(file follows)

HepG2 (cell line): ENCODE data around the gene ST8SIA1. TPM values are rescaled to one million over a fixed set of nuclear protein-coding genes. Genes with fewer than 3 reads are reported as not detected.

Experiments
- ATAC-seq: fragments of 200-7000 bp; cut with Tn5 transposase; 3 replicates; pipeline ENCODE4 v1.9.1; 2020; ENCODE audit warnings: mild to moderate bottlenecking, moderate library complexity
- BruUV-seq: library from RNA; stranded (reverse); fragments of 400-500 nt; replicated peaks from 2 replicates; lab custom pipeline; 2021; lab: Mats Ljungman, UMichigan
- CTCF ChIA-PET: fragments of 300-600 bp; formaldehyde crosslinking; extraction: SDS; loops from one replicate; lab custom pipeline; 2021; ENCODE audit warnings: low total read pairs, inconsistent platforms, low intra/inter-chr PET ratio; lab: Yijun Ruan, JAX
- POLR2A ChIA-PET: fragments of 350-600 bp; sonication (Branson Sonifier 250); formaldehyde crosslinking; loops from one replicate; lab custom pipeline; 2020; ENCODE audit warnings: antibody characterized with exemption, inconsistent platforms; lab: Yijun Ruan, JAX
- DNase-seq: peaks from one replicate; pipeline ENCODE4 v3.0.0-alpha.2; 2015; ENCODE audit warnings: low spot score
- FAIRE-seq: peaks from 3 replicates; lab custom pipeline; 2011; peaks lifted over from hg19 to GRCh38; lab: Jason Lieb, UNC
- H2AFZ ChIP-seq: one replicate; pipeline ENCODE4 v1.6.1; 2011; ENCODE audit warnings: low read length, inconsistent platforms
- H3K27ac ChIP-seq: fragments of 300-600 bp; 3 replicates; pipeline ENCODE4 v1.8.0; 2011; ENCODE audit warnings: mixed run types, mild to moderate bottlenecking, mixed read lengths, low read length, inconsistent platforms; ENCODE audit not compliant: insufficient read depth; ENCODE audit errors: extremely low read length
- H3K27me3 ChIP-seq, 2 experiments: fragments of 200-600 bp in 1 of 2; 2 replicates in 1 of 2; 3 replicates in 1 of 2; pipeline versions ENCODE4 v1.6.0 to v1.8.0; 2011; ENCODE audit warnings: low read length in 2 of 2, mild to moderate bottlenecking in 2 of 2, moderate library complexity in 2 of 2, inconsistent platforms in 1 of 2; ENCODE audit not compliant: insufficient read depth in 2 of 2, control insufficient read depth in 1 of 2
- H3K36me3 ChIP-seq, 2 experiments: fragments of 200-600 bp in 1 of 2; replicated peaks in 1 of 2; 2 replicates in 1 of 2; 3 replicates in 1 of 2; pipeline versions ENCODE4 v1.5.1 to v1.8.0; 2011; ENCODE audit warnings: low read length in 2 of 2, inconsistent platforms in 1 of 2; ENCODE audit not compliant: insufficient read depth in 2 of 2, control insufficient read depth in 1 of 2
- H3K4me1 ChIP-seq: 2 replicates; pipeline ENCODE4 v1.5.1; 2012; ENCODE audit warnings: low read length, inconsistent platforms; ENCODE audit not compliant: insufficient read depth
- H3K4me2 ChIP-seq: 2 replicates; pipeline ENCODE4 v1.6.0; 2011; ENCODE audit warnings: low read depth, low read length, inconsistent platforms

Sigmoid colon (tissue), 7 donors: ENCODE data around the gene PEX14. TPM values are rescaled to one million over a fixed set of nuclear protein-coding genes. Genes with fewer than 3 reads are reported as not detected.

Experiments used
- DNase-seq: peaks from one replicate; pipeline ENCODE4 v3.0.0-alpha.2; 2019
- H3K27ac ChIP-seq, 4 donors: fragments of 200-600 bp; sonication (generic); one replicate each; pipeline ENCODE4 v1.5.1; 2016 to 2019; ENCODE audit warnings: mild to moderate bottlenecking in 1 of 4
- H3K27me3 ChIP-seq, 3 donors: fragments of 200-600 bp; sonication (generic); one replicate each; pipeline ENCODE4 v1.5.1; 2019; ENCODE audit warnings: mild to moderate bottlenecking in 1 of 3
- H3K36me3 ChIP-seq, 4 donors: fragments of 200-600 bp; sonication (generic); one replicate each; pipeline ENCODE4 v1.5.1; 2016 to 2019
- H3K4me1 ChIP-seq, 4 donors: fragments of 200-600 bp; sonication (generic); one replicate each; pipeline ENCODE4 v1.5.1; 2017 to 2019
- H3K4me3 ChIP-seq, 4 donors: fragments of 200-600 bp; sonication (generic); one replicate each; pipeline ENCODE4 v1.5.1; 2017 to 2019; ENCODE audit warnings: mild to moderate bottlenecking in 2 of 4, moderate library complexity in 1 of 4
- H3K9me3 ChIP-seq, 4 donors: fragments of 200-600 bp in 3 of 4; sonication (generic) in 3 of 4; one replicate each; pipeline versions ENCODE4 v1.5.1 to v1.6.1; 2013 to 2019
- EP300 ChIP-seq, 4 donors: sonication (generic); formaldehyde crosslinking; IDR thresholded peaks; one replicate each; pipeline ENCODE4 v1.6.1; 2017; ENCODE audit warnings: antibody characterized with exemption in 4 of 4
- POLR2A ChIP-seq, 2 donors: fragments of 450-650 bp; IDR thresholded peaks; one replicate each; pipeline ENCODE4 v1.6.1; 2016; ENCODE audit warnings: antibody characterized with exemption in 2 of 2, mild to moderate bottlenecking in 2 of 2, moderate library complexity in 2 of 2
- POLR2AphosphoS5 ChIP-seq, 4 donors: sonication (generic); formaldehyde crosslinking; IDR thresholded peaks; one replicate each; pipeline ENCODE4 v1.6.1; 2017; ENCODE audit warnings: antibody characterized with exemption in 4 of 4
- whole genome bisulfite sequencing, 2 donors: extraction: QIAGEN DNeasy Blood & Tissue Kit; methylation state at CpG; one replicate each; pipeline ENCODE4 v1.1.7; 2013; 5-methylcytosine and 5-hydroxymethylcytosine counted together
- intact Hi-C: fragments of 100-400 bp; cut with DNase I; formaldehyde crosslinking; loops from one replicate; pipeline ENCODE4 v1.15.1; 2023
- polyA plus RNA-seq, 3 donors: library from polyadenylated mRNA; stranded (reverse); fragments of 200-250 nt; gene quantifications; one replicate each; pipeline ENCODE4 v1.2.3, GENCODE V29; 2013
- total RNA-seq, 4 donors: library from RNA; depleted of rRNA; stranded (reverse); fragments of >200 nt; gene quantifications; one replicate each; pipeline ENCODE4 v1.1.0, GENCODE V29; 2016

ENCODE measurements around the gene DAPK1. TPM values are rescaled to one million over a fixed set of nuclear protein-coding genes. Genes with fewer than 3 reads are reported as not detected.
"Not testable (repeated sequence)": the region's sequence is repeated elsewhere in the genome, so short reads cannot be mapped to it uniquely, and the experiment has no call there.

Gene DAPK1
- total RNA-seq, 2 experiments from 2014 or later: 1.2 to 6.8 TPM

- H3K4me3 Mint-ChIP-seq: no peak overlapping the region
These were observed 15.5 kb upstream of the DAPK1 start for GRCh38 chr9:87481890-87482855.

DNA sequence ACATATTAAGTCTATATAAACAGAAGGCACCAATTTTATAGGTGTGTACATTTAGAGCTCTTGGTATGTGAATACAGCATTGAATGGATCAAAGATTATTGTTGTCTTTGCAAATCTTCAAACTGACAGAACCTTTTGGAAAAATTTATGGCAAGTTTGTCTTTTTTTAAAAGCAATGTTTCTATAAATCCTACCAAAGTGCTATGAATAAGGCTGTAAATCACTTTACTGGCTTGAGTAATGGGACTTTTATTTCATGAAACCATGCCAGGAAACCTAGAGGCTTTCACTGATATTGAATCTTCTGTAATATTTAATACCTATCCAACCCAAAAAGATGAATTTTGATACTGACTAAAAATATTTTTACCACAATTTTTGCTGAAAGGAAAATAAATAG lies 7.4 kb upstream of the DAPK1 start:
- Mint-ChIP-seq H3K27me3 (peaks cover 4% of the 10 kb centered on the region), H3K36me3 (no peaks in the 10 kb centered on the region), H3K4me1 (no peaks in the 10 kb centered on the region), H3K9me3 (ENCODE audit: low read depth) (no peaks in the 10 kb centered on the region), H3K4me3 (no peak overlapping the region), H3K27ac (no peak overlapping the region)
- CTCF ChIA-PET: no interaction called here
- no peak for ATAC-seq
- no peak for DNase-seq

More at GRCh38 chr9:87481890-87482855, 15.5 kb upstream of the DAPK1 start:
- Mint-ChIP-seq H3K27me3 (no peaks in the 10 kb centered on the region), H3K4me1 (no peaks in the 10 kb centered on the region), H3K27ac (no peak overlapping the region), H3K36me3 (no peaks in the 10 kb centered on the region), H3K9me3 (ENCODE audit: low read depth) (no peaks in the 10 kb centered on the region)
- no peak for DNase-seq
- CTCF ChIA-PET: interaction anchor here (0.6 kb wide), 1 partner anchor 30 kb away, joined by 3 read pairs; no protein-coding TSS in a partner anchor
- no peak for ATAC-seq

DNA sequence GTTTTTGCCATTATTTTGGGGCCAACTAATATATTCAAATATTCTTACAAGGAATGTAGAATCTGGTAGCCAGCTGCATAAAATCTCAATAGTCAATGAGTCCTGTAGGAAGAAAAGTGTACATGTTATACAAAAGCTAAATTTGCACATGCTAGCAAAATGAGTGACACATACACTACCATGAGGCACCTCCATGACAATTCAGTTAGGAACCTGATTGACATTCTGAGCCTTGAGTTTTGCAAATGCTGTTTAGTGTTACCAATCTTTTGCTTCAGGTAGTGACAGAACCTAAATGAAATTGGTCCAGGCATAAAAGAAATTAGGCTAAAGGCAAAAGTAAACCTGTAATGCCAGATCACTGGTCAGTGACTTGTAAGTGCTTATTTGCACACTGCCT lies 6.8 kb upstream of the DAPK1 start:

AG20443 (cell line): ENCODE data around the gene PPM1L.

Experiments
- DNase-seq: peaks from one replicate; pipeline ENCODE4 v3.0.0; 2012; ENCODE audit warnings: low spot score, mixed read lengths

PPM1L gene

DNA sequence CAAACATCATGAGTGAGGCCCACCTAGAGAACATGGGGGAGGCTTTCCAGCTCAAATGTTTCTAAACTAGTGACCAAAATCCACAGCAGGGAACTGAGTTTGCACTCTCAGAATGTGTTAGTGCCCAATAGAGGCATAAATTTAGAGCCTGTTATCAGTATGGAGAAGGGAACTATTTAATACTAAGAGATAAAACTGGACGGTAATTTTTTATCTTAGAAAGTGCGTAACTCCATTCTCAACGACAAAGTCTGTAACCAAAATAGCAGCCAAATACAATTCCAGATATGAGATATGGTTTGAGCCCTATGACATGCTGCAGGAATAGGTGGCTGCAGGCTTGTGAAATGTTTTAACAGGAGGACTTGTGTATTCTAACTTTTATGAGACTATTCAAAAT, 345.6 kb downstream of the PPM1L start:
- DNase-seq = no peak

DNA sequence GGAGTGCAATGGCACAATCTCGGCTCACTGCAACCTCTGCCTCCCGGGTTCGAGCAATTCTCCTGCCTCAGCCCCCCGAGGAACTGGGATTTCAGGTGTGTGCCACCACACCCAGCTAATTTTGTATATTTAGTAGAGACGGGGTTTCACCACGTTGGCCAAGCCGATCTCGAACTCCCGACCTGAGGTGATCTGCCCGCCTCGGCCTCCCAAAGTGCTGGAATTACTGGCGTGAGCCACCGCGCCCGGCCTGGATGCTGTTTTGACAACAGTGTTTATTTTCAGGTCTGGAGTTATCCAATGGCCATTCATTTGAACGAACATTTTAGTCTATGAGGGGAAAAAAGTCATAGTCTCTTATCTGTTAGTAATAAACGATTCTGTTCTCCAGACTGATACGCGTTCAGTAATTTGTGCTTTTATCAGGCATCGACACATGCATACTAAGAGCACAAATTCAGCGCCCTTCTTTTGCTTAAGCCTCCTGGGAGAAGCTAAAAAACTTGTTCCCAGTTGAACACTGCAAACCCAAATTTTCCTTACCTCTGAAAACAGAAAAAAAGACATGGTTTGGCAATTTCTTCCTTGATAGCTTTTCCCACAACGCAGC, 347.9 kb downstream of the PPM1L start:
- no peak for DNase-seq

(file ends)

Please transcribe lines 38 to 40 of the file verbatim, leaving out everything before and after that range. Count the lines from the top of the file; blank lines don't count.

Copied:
- Mint-ChIP-seq H3K27me3 (peaks cover 4% of the 10 kb centered on the region), H3K36me3 (no peaks in the 10 kb centered on the region), H3K4me1 (no peaks in the 10 kb centered on the region), H3K9me3 (ENCODE audit: low read depth) (no peaks in the 10 kb centered on the region), H3K4me3 (no peak overlapping the region), H3K27ac (no peak overlapping the region)
- CTCF ChIA-PET: no interaction called here
- no peak for ATAC-seq